So, while avoiding new features may mitigate some risk, there is also an aspect of risk involved in using the older LTS branch.


I think my view is that; given the way upstream release management is done, it doesn't matter which branch you follow: you're going to encounter breakage at some point, and if that is the case one may as well stick with the more recent release. Upstream QA is simply lacking; it's no wonder that Enterprise vendors like Redhat feel it necessary to maintain their own in-house kernel branches.

I can't help but wonder if there were no stable branches whether there would be some impetus on upstream to make better quality releases, but maybe that's just naive and wishful thinking.
 
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Old 06-11-2013, 09:06 AM   #113
ponce
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probably if there were no stable branches, Greg would have more time for skating, snowboarding and to stay with the family so, personally (and considering also your thoughts, GazL), I hope there will be less LTS kernels in the future...
 
Old 06-11-2013, 09:31 AM   #114
H_TeXMeX_H
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Quote:
Originally Posted by ponce View Post
probably if there were no stable branches, Greg would have more time for skating, snowboarding and to stay with the family so, personally (and considering also your thoughts, GazL), I hope there will be less LTS kernels in the future...
So, you know Greg personally ?
 
Old 06-11-2013, 10:26 AM   #115
jtsn
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Quote:
Originally Posted by H_TeXMeX_H View Post
So you would say that using the latest stable kernel is better than using LTS ?
It depends on who is maintaining these "LTS" kernels. The 3.2 branch is AFAIK maintained by Debian and they may try to backport stuff to make their stable distribution work on newer hardware, because they don't release often enough.

Nobody cares, if Slackware 13.37 doesn't boot on recent hardware, because we have 14.0 now, but Debian had Linux 2.6.32 till May 2013 and is now staying with 3.2 for the next years to come. Wheezy isn't even at 3.2.45 yet, but at 3.2.41. So happy testing with this so-called long-term "stable" kernel branch.

Quote:
I don't like using the latest stable kernel, because a lot of breakage happens between major versions. Lots of things change and too quickly. It's like using Chrome or regular Firefox. That's why I use firefox ESR, and also why I use a LTS kernel.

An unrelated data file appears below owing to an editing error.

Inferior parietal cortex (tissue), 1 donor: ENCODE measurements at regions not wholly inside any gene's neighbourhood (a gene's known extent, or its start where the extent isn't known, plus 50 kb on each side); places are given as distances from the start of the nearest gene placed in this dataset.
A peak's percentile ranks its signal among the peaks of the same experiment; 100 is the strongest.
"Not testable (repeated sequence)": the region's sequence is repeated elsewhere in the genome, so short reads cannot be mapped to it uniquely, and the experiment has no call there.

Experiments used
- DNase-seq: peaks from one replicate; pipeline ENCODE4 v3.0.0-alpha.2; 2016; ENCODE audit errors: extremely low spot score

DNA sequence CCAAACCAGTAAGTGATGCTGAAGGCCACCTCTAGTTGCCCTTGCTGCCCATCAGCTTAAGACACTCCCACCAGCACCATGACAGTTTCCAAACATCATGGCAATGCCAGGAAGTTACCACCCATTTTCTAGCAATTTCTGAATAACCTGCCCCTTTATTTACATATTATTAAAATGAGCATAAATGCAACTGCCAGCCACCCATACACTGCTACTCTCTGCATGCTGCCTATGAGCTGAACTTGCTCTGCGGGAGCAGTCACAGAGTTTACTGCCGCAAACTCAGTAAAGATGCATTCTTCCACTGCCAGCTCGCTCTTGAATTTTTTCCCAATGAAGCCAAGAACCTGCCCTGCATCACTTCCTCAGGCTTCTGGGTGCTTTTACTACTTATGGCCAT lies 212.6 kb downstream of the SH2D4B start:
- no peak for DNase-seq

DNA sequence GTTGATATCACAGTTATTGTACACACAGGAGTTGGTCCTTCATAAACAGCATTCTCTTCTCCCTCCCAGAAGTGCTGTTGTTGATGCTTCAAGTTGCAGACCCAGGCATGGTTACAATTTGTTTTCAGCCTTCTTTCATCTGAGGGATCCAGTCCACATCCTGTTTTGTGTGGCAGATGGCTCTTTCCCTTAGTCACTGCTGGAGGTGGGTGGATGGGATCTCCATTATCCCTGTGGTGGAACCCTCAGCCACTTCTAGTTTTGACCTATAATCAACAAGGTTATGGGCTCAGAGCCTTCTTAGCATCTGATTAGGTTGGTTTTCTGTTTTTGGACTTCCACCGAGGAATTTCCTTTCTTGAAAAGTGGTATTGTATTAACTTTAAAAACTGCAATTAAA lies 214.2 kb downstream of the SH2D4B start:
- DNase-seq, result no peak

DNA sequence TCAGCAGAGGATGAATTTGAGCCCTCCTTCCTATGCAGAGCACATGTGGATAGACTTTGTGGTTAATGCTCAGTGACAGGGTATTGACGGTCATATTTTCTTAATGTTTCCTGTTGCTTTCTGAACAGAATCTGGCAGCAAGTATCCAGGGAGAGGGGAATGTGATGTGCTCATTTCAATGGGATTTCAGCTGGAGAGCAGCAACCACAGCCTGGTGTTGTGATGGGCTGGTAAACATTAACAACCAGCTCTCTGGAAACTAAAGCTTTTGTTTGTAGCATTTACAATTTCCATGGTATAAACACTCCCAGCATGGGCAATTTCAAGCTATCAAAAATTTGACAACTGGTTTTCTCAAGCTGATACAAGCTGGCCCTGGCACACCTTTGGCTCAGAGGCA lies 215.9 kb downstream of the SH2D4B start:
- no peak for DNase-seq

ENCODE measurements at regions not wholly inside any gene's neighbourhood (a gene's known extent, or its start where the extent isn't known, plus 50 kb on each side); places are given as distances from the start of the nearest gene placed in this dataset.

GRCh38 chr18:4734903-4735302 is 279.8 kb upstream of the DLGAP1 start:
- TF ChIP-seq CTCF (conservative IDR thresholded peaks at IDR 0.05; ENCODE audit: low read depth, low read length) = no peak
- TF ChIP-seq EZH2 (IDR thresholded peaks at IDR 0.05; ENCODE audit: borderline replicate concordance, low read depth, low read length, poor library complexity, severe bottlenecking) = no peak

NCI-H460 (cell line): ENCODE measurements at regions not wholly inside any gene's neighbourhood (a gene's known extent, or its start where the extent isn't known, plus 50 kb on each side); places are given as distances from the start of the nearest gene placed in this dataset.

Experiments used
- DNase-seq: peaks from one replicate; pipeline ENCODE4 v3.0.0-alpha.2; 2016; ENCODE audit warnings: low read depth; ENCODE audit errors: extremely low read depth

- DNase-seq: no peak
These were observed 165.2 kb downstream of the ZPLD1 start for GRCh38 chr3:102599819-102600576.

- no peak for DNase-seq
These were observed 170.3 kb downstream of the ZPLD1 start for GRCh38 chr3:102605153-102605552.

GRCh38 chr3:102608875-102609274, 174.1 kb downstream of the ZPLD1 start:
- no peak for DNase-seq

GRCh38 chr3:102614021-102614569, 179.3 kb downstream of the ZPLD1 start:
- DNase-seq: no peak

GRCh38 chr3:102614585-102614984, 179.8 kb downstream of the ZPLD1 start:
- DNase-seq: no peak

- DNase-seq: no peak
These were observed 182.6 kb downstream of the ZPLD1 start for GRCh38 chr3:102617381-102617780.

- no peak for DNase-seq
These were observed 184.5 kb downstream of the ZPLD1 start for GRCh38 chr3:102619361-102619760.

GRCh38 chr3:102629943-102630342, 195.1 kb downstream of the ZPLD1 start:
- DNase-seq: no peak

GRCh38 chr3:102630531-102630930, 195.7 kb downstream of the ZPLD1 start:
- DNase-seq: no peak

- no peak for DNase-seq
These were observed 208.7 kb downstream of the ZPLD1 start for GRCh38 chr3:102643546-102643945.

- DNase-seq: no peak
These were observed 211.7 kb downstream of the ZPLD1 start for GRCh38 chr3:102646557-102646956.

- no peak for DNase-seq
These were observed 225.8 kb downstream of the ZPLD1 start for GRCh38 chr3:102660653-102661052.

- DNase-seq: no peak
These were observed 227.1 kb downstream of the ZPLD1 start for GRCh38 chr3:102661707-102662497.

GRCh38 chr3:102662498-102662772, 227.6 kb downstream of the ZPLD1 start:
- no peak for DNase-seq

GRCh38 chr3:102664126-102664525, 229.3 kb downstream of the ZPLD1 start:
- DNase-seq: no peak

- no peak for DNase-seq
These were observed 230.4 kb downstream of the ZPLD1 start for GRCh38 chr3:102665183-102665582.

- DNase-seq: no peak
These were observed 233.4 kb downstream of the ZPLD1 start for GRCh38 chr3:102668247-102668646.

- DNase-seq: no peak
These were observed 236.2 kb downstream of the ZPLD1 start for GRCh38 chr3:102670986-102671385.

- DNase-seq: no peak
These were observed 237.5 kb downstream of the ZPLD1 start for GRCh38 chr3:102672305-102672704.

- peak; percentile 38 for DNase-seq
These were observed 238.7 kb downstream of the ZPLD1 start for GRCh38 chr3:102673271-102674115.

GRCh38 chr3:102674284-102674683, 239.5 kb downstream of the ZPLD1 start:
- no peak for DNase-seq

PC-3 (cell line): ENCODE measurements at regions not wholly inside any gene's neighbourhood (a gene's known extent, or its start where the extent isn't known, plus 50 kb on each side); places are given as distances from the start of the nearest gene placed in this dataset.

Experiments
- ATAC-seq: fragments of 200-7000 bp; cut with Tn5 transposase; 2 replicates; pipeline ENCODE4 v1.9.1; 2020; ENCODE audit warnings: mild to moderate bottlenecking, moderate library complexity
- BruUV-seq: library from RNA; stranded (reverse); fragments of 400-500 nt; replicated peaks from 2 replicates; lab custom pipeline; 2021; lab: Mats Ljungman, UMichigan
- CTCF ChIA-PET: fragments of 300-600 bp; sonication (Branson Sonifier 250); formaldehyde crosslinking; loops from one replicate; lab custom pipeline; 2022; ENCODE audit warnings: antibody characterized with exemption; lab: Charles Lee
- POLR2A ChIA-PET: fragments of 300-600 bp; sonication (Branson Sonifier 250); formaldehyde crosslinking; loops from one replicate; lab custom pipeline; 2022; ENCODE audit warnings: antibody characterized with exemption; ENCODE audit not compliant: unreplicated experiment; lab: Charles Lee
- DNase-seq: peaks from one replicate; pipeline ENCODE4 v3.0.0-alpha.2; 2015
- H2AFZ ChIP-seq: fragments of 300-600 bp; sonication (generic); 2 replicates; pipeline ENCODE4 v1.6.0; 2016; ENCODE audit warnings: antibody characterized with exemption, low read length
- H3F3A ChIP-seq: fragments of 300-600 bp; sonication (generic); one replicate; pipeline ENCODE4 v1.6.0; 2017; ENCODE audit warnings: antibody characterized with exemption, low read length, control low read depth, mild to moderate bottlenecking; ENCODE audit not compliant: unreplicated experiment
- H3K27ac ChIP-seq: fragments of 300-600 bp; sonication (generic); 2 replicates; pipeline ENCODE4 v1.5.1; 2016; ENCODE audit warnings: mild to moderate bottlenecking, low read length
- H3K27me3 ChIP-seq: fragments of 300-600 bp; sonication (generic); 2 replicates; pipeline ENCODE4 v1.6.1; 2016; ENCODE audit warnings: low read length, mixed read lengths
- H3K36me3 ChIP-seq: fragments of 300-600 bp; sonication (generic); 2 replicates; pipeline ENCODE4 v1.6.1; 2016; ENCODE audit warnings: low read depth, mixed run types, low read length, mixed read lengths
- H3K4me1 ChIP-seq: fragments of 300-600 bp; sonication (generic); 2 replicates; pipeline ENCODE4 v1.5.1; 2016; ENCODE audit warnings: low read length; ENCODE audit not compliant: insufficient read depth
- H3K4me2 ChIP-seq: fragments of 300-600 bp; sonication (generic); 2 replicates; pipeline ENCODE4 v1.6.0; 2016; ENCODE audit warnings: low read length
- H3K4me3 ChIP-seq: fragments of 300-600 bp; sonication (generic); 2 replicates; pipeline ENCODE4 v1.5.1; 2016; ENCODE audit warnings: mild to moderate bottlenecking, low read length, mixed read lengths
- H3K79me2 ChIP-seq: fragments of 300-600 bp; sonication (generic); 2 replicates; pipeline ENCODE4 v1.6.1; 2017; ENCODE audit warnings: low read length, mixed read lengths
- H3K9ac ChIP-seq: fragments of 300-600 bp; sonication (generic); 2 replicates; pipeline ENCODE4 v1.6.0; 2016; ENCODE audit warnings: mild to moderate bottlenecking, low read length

Linux LTS is not comparable to Firefox ESR, because ESR updates are just for security bug-fixes, nothing more.
 
Old 06-11-2013, 10:49 AM   #116
ponce
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Quote:
Originally Posted by H_TeXMeX_H View Post
So, you know Greg personally ?
not personally, but from the commits he does I can see how much time he dedicates to his work.
 
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Old 06-11-2013, 10:54 AM   #117
H_TeXMeX_H
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Quote:
Originally Posted by jtsn View Post
Linux LTS is not comparable to Firefox ESR, because ESR updates are just for security bug-fixes, nothing more.
Well, if a Linux ESR existed, I would be using it. I care only about security fixes.
 
Old 06-11-2013, 10:56 AM   #118
H_TeXMeX_H
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Quote:
Originally Posted by ponce View Post
not personally, but from the commits he does I can see how much time he dedicates to his work.
He first proposed the idea, so I don't see how you can say that he doesn't want to do it unless you know him personally.
 
Old 06-11-2013, 11:01 AM   #119
BroX
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Quote:
Originally Posted by TobiSGD View Post
With going to kernel 3.9.5 users with AMD graphics card are out of the race again. I think I will go back to 14.0 until I have enough money to change my video card with an Nvidia card, where such problems simply don't exist.
No problems here with the latest AMD beta driver (13.6) and custom kernel-3.9.4

 
Old 06-11-2013, 11:01 AM   #120
GazL
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Quote:
Originally Posted by H_TeXMeX_H View Post
Well, if a Linux ESR existed, I would be using it. I care only about security fixes.
And if that were the case I would be interested in it too, but that's not what the 'stable' and 'lts' branches are.

Personally, I'd love it if Linux had an errata page like OpenBSD uses, but the linux devs simply don't work that way.